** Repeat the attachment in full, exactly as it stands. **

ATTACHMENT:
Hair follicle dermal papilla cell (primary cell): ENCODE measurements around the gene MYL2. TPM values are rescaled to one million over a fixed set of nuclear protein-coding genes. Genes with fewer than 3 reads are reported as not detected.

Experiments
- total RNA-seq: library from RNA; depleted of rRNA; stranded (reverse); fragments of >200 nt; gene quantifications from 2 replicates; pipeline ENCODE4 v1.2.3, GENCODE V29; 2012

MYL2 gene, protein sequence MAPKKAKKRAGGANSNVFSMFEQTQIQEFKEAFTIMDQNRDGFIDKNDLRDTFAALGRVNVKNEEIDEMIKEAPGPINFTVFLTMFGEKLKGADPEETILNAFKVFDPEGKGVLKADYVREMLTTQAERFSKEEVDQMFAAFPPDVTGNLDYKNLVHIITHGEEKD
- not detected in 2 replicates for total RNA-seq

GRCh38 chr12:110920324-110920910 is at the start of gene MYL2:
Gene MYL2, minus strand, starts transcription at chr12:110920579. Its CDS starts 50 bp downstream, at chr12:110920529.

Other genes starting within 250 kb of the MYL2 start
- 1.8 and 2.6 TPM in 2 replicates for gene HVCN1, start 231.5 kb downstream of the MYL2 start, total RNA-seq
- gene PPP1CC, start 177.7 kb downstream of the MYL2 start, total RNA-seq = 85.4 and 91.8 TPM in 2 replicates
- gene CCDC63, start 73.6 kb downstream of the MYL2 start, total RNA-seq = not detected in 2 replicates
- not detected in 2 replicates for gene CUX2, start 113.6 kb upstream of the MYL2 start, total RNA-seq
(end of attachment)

Hair follicle dermal papilla cell (primary cell): ENCODE measurements around the gene MYL2. TPM values are rescaled to one million over a fixed set of nuclear protein-coding genes. Genes with fewer than 3 reads are reported as not detected.

Experiments
- total RNA-seq: library from RNA; depleted of rRNA; stranded (reverse); fragments of >200 nt; gene quantifications from 2 replicates; pipeline ENCODE4 v1.2.3, GENCODE V29; 2012

MYL2 gene, protein sequence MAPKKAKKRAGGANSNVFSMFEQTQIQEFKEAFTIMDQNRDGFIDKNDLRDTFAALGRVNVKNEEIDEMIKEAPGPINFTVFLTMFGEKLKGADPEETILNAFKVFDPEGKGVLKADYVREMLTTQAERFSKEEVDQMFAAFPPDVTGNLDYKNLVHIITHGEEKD
- not detected in 2 replicates for total RNA-seq

GRCh38 chr12:110920324-110920910 is at the start of gene MYL2:
Gene MYL2, minus strand, starts transcription at chr12:110920579. Its CDS starts 50 bp downstream, at chr12:110920529.

Other genes starting within 250 kb of the MYL2 start
- 1.8 and 2.6 TPM in 2 replicates for gene HVCN1, start 231.5 kb downstream of the MYL2 start, total RNA-seq
- gene PPP1CC, start 177.7 kb downstream of the MYL2 start, total RNA-seq = 85.4 and 91.8 TPM in 2 replicates
- gene CCDC63, start 73.6 kb downstream of the MYL2 start, total RNA-seq = not detected in 2 replicates
- not detected in 2 replicates for gene CUX2, start 113.6 kb upstream of the MYL2 start, total RNA-seq